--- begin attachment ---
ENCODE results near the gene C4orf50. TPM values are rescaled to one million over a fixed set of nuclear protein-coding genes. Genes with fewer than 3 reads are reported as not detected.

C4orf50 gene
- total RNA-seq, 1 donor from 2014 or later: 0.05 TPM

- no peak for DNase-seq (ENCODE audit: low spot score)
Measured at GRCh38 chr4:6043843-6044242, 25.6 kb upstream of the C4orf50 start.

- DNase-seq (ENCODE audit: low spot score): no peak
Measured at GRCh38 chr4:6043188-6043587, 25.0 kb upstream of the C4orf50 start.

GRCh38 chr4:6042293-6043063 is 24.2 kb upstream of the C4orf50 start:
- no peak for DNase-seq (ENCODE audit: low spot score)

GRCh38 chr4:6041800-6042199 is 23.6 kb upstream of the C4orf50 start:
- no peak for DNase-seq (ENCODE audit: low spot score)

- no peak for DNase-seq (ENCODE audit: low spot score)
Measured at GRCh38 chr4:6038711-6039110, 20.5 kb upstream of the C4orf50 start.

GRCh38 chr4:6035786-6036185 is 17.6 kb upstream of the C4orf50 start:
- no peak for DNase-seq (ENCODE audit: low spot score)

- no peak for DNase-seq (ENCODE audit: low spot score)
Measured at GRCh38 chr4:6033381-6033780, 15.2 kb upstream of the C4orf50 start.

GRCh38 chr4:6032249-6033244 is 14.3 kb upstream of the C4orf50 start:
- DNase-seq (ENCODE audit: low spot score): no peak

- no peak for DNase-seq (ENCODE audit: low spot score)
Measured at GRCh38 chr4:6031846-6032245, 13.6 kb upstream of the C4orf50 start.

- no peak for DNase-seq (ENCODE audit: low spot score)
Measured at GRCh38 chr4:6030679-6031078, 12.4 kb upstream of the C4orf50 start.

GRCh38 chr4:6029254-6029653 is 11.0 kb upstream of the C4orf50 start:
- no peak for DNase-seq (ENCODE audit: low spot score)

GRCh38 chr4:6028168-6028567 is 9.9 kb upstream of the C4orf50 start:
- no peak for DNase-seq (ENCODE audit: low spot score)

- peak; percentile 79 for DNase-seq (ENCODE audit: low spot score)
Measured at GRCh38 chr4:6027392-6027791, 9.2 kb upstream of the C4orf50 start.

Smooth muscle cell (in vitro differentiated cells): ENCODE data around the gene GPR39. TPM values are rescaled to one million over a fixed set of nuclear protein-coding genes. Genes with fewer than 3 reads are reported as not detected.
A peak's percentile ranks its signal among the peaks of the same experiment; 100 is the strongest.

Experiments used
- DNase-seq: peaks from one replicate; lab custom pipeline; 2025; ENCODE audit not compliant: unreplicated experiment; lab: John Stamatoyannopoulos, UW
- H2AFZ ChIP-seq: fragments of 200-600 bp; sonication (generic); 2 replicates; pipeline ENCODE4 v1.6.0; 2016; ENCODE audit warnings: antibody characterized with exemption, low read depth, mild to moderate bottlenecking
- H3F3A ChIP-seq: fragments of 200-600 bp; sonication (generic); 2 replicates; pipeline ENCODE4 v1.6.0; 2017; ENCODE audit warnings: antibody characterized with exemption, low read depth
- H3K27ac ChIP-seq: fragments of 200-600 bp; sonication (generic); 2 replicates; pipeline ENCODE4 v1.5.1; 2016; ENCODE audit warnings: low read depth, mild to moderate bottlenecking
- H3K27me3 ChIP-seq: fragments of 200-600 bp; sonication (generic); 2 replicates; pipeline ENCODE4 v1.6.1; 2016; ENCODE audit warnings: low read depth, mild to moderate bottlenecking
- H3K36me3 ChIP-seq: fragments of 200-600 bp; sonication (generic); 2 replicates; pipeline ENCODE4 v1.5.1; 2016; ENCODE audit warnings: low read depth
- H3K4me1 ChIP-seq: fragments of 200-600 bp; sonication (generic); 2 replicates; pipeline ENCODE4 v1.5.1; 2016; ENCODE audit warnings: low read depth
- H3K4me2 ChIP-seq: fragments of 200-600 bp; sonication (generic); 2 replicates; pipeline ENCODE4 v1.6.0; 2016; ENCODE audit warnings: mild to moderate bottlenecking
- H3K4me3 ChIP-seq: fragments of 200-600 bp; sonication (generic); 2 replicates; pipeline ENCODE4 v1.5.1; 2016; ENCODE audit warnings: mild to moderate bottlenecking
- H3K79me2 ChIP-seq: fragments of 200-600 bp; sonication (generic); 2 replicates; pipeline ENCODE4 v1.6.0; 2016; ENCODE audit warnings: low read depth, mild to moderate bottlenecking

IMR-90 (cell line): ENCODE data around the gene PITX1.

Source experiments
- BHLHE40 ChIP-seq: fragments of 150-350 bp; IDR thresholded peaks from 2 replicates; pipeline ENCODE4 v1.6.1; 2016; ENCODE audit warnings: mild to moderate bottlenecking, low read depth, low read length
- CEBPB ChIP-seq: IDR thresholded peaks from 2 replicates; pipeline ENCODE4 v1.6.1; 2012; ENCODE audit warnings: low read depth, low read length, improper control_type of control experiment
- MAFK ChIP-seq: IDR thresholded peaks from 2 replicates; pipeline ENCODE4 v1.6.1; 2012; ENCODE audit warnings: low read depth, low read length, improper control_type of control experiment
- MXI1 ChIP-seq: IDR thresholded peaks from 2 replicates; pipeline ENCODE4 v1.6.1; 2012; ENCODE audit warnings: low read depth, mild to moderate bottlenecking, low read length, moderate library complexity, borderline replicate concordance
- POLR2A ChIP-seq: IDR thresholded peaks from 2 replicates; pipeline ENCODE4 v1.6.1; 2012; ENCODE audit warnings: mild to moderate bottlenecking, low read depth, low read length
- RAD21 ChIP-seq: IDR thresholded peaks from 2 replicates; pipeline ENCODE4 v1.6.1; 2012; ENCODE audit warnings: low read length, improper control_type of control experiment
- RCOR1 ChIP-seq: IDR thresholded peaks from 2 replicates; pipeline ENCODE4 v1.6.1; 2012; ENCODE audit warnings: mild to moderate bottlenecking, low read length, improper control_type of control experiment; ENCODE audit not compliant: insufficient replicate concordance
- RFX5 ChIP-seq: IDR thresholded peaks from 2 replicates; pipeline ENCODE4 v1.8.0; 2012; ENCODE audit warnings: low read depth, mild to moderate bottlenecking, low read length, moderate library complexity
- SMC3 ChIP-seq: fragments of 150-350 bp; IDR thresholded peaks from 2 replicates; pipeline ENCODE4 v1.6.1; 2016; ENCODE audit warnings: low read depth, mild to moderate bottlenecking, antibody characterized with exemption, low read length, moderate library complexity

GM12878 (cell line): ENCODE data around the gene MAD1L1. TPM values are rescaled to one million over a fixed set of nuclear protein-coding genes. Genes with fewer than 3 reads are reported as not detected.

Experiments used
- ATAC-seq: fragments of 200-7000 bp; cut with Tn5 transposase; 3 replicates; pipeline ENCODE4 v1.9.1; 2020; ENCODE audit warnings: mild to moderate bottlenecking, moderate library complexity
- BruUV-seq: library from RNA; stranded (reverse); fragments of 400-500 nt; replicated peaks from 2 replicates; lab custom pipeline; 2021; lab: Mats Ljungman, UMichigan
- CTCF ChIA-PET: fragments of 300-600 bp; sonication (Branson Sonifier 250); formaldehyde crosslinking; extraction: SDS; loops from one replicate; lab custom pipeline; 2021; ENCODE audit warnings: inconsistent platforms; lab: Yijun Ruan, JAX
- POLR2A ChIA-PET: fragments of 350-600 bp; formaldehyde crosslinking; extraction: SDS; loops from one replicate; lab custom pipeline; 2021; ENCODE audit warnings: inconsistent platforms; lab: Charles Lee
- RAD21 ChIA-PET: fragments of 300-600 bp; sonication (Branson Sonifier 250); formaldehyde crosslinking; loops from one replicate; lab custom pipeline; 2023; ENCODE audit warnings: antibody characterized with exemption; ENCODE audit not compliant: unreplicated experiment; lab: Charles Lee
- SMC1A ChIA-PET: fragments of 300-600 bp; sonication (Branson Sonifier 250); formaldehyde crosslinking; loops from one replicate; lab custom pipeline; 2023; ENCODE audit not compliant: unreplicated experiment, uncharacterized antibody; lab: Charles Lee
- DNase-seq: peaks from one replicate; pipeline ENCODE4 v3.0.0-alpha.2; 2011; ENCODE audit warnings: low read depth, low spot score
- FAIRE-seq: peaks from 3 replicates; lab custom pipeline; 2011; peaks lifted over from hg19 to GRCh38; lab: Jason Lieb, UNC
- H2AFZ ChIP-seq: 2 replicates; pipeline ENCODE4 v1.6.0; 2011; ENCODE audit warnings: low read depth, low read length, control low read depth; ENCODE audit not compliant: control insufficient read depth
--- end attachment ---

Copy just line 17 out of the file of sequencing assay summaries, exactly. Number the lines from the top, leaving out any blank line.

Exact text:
Measured at GRCh38 chr4:6033381-6033780, 15.2 kb upstream of the C4orf50 start.